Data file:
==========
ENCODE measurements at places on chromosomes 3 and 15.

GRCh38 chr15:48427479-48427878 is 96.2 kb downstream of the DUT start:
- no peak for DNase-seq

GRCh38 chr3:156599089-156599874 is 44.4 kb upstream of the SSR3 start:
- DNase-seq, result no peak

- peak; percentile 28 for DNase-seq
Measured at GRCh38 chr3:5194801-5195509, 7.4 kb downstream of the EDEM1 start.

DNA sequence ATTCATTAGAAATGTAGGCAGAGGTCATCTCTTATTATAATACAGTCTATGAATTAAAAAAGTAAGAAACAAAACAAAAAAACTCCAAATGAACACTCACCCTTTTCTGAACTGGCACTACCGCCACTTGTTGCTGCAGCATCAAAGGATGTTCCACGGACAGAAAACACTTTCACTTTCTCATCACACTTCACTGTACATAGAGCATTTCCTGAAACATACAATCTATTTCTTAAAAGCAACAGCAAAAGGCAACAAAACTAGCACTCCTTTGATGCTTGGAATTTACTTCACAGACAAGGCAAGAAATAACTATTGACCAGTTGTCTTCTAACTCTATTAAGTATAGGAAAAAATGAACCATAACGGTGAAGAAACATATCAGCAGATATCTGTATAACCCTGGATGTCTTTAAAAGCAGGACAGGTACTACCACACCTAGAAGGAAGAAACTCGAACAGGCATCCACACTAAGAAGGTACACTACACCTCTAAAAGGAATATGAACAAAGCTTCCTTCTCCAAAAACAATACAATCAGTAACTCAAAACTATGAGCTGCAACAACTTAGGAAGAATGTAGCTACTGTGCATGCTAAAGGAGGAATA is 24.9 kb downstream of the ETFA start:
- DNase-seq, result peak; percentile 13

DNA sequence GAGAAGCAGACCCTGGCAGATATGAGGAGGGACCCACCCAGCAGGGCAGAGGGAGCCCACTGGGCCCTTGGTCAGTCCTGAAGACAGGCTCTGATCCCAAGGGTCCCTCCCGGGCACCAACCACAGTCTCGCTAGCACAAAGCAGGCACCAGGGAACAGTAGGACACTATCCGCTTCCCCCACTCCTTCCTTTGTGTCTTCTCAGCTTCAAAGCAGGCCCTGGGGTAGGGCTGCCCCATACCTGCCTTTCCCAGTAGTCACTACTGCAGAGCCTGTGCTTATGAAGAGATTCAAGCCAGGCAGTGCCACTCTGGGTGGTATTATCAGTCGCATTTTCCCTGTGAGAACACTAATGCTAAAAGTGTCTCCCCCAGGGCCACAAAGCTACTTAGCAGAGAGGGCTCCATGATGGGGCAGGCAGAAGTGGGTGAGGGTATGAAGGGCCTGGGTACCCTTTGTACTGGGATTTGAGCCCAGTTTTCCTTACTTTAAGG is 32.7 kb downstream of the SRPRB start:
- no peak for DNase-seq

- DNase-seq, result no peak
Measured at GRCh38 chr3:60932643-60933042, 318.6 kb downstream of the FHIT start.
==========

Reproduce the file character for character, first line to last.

ENCODE measurements at places on chromosomes 3 and 15.

GRCh38 chr15:48427479-48427878 is 96.2 kb downstream of the DUT start:
- no peak for DNase-seq

GRCh38 chr3:156599089-156599874 is 44.4 kb upstream of the SSR3 start:
- DNase-seq, result no peak

- peak; percentile 28 for DNase-seq
Measured at GRCh38 chr3:5194801-5195509, 7.4 kb downstream of the EDEM1 start.

DNA sequence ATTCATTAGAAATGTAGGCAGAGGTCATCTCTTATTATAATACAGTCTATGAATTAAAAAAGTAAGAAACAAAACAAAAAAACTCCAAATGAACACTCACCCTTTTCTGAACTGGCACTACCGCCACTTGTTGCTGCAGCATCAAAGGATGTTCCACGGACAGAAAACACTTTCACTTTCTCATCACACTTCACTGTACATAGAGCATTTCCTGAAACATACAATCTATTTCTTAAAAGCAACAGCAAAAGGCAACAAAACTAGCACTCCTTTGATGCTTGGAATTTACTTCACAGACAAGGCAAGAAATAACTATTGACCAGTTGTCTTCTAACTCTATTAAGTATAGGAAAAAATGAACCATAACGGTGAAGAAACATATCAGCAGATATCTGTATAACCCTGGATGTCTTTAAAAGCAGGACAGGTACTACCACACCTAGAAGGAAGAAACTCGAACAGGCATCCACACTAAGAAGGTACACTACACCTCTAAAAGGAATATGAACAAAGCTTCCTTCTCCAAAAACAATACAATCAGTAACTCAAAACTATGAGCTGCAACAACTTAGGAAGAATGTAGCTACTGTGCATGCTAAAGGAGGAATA is 24.9 kb downstream of the ETFA start:
- DNase-seq, result peak; percentile 13

DNA sequence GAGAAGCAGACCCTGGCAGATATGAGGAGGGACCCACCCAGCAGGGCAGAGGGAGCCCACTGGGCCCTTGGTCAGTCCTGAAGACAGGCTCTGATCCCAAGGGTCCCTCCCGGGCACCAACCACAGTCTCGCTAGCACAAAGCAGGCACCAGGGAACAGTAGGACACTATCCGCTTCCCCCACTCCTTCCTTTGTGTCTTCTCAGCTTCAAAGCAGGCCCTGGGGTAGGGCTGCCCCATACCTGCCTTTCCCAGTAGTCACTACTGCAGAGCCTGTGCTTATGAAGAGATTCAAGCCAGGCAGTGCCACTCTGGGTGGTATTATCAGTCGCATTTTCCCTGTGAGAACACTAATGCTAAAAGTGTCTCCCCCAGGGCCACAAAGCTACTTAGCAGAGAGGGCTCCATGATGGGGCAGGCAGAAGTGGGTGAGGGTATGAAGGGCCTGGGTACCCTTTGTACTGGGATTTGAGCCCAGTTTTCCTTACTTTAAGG is 32.7 kb downstream of the SRPRB start:
- no peak for DNase-seq

- DNase-seq, result no peak
Measured at GRCh38 chr3:60932643-60933042, 318.6 kb downstream of the FHIT start.